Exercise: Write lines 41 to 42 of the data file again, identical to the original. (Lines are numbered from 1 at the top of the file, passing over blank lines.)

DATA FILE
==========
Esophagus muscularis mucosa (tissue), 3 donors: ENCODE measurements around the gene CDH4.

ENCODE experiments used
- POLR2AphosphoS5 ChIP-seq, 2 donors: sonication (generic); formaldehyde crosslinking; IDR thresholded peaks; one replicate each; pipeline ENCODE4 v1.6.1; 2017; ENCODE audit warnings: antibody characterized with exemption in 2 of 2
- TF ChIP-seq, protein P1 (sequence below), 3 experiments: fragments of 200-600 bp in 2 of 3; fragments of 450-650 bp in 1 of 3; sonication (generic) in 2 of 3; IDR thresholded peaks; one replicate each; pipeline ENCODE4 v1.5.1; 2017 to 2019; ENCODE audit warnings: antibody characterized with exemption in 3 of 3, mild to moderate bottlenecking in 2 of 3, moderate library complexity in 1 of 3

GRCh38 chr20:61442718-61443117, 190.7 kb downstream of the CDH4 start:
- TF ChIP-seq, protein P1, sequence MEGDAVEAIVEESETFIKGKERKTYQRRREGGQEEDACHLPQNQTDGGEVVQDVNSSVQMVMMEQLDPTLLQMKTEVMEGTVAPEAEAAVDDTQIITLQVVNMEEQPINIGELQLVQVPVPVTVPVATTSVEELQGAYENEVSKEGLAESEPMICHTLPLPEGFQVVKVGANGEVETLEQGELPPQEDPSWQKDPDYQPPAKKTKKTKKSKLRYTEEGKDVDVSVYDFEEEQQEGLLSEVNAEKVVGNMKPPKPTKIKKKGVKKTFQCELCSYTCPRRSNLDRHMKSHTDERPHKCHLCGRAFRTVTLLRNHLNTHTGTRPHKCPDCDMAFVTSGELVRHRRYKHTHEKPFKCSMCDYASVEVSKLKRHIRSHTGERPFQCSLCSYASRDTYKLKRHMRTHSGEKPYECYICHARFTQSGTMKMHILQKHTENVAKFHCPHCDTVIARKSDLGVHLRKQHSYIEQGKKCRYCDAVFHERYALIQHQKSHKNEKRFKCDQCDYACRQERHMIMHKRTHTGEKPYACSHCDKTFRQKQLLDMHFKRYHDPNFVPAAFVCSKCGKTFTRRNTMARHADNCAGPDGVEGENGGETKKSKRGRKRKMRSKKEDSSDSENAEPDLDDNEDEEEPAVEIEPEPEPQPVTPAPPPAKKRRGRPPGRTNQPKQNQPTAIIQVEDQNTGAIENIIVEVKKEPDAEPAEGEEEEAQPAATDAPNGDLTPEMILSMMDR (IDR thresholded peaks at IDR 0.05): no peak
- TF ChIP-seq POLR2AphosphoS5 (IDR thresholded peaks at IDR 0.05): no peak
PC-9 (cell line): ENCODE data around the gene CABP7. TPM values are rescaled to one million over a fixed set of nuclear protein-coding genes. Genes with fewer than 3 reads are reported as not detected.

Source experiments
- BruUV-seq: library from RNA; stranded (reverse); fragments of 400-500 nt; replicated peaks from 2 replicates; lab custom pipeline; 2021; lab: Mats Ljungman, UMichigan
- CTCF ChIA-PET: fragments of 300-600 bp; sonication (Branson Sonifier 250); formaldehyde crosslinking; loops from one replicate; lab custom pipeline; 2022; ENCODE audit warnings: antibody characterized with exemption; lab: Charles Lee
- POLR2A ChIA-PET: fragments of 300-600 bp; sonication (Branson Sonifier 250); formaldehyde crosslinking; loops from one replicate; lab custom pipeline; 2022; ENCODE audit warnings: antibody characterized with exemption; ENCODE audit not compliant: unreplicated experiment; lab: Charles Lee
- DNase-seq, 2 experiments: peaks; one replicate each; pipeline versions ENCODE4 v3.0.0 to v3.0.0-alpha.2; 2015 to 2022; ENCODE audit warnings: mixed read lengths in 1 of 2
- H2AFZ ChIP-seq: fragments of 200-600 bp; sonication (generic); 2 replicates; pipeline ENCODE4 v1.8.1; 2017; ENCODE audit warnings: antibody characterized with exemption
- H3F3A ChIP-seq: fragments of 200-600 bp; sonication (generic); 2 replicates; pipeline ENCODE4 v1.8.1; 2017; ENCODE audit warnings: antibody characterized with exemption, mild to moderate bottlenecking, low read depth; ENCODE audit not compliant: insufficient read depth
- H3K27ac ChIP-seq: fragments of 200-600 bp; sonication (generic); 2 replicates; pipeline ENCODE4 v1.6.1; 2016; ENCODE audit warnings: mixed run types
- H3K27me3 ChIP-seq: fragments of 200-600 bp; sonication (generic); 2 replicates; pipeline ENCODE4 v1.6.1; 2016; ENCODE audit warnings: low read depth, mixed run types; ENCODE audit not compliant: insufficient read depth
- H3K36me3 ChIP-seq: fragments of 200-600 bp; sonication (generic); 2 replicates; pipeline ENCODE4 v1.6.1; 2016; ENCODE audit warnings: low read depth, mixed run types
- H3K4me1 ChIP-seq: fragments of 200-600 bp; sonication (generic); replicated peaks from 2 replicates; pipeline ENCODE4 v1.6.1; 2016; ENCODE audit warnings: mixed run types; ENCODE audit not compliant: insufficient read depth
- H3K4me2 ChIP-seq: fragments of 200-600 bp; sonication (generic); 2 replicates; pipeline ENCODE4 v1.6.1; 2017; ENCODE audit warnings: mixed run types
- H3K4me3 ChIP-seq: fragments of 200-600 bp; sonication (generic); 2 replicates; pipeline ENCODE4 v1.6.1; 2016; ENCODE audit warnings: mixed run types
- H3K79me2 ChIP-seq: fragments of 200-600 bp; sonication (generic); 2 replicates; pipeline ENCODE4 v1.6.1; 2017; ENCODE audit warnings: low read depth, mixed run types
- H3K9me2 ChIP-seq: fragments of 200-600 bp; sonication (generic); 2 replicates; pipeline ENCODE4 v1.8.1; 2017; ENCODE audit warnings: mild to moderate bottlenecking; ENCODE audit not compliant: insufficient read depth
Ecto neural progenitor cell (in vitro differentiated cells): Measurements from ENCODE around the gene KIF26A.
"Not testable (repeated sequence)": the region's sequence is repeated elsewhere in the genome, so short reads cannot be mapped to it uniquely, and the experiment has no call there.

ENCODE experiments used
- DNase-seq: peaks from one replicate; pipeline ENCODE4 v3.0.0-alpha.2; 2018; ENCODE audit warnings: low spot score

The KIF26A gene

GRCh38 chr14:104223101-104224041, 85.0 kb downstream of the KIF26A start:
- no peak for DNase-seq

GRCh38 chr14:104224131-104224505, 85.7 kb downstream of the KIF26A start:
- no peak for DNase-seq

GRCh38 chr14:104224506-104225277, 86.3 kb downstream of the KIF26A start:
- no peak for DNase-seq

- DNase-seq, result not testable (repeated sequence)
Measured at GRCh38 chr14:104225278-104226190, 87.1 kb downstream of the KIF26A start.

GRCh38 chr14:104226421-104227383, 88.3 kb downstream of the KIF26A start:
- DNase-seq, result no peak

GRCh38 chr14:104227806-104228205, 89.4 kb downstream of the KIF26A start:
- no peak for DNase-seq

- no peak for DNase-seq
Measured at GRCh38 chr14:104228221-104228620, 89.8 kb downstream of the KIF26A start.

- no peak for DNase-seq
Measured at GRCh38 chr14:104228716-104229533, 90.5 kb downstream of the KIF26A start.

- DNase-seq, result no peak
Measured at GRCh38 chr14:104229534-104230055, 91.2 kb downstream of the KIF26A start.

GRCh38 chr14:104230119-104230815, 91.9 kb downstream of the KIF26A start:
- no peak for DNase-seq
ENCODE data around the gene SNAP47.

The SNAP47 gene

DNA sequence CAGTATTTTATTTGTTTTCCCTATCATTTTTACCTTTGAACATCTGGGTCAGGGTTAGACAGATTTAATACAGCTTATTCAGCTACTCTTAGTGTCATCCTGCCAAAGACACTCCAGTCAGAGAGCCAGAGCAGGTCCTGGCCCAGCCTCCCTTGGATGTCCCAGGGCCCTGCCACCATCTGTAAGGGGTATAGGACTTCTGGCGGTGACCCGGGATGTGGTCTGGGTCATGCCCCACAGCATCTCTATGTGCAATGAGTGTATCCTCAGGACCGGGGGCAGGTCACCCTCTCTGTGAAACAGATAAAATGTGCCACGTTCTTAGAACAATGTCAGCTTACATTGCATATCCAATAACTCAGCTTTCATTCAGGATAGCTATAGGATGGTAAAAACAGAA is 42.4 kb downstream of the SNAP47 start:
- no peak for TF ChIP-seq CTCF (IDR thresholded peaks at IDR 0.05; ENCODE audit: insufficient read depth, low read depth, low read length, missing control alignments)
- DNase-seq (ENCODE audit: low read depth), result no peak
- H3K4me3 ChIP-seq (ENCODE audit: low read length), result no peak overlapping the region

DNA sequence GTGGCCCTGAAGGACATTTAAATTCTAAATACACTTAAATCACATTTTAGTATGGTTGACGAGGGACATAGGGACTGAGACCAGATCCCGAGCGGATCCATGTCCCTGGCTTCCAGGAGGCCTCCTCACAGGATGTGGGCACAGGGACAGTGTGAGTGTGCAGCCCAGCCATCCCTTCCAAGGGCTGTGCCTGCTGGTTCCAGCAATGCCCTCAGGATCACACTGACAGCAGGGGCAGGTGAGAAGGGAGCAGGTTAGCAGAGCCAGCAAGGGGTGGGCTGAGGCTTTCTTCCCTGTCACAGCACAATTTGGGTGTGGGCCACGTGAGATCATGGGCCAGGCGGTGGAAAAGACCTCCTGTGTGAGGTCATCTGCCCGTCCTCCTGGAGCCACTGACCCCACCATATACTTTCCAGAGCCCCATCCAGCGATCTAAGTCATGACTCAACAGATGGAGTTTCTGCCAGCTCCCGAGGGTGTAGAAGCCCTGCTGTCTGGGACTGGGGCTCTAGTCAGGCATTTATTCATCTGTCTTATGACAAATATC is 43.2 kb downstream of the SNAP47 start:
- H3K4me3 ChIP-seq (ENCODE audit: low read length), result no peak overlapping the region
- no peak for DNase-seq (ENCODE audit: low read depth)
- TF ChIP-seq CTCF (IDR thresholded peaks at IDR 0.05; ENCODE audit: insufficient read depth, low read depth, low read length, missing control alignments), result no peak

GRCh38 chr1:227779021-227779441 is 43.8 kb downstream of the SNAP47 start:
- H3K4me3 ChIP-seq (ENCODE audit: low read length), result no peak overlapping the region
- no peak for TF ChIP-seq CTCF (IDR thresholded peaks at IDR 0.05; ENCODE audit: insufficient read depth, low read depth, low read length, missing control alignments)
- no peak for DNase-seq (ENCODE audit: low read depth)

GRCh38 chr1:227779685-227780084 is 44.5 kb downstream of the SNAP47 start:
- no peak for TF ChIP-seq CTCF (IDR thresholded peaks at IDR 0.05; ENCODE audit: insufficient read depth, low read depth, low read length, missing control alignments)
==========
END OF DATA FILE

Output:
- no peak for DNase-seq
Measured at GRCh38 chr14:104228221-104228620, 89.8 kb downstream of the KIF26A start.